CKD Care Trends by Race, Ethnicity
Significant racial and ethnic disparities continue to exist among patients with chronic kidney disease (CKD) in the United States. To better understand the source of these disparities, the authors of a recent study examined the guideline-recommended care delivery for patients with CKD who are part of racial and ethnic minorities.
To learn more about the study findings and their implications, Consultant360 reached out to study author Chi Chu, MD, MAS, who is an assistant professor of medicine at the University of California, San Francisco.
Consultant360: What was the impetus for your study?
Chi Chu: It has been well-documented that many patients with CKD do not receive guideline-recommended care. At the same time, racial and ethnic disparities in CKD outcomes, such as progression to kidney failure needing dialysis, are also well-described and unfortunately have been fairly consistent over time. In a large national database of patients with CKD, we wanted to comprehensively examine elements of CKD care and compare receipt of recommended CKD care by race and ethnicity.
C360: The results of your study indicate that Asian, Black, and Hispanic patients had higher performance on CKD care measures when compared with White patients, despite higher rates of disease progression and adverse health outcomes. Is this a result that surprised you, or did you anticipate this?
CC: The finding of higher performance measures among Asian, Black, and Hispanic patients was somewhat surprising, but it turns out that similar findings had been seen in some smaller previous studies within health care systems. However, similar or worse achievement of blood pressure and diabetes control targets compared with White patients was not as surprising. These were somewhat dissonant findings and to us, suggesting that optimizing medical treatment per se is likely to be insufficient for eliminating disparities in clinical outcomes.
C360: Your study notes that prior research has highlighted significant gaps in the guideline-recommended care for patients with CKD. How can this knowledge, in combination with the results of your study, be used to improve guideline-recommended care and reduce disparities among patients with CKD?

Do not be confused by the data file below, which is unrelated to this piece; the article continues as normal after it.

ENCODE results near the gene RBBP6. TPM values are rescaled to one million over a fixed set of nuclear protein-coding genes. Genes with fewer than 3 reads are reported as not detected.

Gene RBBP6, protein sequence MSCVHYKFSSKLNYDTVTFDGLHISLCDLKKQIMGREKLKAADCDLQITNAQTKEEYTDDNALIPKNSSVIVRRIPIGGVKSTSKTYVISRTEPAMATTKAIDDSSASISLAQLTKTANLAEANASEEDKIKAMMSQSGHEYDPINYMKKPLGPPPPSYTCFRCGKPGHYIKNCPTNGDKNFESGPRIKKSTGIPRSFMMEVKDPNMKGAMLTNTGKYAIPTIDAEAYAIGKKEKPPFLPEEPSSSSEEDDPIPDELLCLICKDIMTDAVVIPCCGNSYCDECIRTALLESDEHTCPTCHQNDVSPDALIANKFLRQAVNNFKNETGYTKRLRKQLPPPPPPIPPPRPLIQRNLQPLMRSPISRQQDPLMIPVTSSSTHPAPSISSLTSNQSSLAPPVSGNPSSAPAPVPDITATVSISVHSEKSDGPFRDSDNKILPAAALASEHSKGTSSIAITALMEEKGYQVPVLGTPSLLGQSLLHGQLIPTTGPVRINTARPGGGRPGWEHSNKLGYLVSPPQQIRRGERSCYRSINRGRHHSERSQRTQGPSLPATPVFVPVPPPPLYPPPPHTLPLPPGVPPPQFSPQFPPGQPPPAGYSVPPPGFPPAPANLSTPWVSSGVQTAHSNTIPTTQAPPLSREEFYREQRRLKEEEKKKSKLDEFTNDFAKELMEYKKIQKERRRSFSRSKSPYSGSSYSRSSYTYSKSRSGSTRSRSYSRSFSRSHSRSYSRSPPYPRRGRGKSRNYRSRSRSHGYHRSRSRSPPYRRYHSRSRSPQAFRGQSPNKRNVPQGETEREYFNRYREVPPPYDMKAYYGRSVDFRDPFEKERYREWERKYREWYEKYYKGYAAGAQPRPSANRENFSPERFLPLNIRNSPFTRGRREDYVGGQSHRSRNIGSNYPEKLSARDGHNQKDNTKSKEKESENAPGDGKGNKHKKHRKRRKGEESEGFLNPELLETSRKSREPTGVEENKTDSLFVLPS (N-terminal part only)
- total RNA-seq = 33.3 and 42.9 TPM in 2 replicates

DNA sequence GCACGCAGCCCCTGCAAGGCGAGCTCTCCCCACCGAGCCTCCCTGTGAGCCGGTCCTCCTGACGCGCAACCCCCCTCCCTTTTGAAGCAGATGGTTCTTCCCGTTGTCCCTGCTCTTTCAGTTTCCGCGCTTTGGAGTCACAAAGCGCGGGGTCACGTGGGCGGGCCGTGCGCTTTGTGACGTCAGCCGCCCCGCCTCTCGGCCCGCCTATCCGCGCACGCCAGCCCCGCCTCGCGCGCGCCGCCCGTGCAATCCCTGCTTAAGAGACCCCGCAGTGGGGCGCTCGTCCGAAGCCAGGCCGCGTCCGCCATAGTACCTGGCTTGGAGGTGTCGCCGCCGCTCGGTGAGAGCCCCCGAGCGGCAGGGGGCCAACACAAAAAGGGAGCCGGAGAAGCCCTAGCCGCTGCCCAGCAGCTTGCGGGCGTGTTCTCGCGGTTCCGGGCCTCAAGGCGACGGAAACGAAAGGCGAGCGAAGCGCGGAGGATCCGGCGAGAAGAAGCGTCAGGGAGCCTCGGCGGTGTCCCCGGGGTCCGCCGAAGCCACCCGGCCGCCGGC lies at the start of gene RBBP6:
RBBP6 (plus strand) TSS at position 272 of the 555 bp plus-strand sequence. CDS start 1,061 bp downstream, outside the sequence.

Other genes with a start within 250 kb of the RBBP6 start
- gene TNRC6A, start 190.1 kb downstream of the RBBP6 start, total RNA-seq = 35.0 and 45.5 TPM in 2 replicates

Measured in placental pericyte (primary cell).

CC: In our results, a notable finding was not just suboptimal performance across a variety of measures, but also the remarkable stability of performance year after year for nearly a decade. The burden of CKD contributes to so much morbidity in the United States and the world. To us, this reinforces the need to understand how to deliver optimal care for people with CKD in order to reduce disease progression and complications.
Do we need better education for clinicians on prevention of kidney failure, akin to messaging and action on stroke or heart disease prevention? Do we need more effective strategies to identify CKD at the population level and potentially assist primary care clinicians with early CKD management? Do we need a greater focus on CKD at the policy level, where efforts in quality measurement and improving care have historically focused almost exclusively on dialysis, a late complication of CKD? There is still a huge opportunity for improvement, and I think the answer will be some combination of all of the above.
C360: Do any other knowledge gaps remain on socioeconomic factors, such as income level or education, that may contribute to health care disparities in patients with CKD? What are the next steps for research in this area?
CC: Socioeconomic factors, such as income level or education, are crucially important determinants of health. But the extent to which they contribute to health and health care disparities in CKD, as well as which interventions may mitigate their contributions, remains underexplored.
Studies and national surveillance data have consistently documented more rapid progression of CKD and incident kidney failure among Black and Hispanic persons, for instance, and it is difficult to attribute these sizable disparities just to differences in care such as angiotensin-converting enzyme inhibitor prescription. So, a focus on better quality of care by "traditional" metrics, guideline-recommended treatment, and so forth may not close these disparities as much as we would hope. Many disparities are rooted in economic and social factors such as structural racism, so we really need to better understand how these factors contribute to poor CKD outcomes in order to design interventions to meaningfully reduce the burden of CKD.
C360: What are the key takeaways from your research? How can health care providers implement these messages into their clinical practice?
CC: The key takeaway for health care providers is that there is significant room for improvement in implementation of guideline-recommended CKD treatment, irrespective of race and ethnicity. CKD is a highly prevalent disease, and we are fortunate that there is a growing list of therapies proven to reduce CKD progression and improve outcomes. However, the opportunity for benefit can only be realized if we can reliably detect and risk stratify CKD, especially with albuminuria testing, and if we can execute on delivering these proven therapies to patients with CKD.
Chu CD, Powe NR, McCulloch CE, et al. Trends in chronic kidney disease care in the US by race and ethnicity, 2012-2019. JAMA Netw Open. 2021;4(9):e2127014. doi:10.1001/jamanetworkopen.2021.27014